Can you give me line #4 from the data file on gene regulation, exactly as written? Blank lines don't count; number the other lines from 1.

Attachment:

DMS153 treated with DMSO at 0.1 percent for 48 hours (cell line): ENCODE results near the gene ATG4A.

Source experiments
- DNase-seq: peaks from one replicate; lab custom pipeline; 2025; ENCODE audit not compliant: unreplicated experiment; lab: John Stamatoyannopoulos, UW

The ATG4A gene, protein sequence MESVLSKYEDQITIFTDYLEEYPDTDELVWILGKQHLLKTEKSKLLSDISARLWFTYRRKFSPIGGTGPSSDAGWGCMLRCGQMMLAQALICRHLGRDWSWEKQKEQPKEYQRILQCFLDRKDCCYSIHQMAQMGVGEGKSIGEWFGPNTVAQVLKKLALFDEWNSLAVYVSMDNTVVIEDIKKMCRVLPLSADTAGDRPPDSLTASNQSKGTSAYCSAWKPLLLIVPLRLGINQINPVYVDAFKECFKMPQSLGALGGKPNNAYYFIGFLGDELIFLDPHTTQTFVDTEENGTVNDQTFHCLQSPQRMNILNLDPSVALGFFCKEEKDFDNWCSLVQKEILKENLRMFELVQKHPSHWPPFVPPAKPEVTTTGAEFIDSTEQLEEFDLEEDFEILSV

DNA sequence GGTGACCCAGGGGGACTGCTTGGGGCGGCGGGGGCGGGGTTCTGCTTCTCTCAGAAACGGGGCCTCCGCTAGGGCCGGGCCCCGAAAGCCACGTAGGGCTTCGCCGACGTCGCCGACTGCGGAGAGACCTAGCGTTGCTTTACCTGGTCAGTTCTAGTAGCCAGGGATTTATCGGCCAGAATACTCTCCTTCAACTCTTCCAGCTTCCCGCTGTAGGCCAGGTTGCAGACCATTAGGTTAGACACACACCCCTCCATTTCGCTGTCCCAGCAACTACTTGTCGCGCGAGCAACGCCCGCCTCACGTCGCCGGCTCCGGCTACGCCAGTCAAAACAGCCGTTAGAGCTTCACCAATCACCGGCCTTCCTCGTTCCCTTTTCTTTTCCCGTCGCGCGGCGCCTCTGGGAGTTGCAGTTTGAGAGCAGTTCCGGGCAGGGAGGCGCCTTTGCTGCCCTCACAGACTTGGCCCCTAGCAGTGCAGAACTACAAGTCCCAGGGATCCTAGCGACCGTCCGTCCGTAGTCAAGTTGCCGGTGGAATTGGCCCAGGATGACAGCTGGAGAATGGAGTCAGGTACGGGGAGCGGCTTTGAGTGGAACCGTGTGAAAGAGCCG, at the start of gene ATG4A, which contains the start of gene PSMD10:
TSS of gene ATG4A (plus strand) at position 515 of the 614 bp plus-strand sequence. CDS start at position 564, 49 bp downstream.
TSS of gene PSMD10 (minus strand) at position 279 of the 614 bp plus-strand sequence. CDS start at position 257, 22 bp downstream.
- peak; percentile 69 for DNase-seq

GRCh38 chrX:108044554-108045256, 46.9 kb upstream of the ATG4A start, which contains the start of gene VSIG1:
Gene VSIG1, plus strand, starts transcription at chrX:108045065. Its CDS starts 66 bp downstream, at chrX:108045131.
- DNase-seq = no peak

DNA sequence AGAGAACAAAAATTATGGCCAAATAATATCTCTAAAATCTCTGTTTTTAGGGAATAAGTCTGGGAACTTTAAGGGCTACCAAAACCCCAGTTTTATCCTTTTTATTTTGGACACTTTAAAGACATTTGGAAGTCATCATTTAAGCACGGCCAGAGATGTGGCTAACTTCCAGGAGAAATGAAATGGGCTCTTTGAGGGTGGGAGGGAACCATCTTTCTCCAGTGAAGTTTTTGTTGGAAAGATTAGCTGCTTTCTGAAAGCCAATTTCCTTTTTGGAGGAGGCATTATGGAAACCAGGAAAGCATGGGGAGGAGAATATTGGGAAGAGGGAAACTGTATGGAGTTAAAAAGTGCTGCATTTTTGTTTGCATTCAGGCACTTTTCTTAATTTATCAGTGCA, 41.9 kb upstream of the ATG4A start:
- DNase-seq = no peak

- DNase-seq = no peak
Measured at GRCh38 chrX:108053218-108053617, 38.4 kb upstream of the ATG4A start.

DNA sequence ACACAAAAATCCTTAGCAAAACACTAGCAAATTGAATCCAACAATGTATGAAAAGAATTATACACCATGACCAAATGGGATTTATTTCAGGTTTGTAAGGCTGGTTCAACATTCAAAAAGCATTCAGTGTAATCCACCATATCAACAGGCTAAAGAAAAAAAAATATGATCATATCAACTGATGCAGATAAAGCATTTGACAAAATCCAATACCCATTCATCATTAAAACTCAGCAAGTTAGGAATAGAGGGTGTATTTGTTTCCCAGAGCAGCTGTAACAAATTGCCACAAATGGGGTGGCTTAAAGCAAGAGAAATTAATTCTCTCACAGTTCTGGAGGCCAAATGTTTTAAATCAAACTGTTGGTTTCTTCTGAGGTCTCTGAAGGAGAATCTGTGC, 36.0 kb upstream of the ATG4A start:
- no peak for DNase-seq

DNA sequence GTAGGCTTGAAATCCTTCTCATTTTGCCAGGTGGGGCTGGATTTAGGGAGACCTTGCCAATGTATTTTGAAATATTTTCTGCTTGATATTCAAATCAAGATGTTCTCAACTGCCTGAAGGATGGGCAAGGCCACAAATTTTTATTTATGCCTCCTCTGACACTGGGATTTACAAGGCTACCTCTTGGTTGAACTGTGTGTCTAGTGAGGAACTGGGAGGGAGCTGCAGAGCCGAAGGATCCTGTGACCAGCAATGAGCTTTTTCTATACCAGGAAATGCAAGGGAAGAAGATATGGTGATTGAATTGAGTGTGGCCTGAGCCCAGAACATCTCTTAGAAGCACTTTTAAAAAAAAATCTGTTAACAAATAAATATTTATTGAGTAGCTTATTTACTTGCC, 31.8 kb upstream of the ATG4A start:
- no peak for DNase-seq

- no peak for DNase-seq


The ATG4A gene, protein sequence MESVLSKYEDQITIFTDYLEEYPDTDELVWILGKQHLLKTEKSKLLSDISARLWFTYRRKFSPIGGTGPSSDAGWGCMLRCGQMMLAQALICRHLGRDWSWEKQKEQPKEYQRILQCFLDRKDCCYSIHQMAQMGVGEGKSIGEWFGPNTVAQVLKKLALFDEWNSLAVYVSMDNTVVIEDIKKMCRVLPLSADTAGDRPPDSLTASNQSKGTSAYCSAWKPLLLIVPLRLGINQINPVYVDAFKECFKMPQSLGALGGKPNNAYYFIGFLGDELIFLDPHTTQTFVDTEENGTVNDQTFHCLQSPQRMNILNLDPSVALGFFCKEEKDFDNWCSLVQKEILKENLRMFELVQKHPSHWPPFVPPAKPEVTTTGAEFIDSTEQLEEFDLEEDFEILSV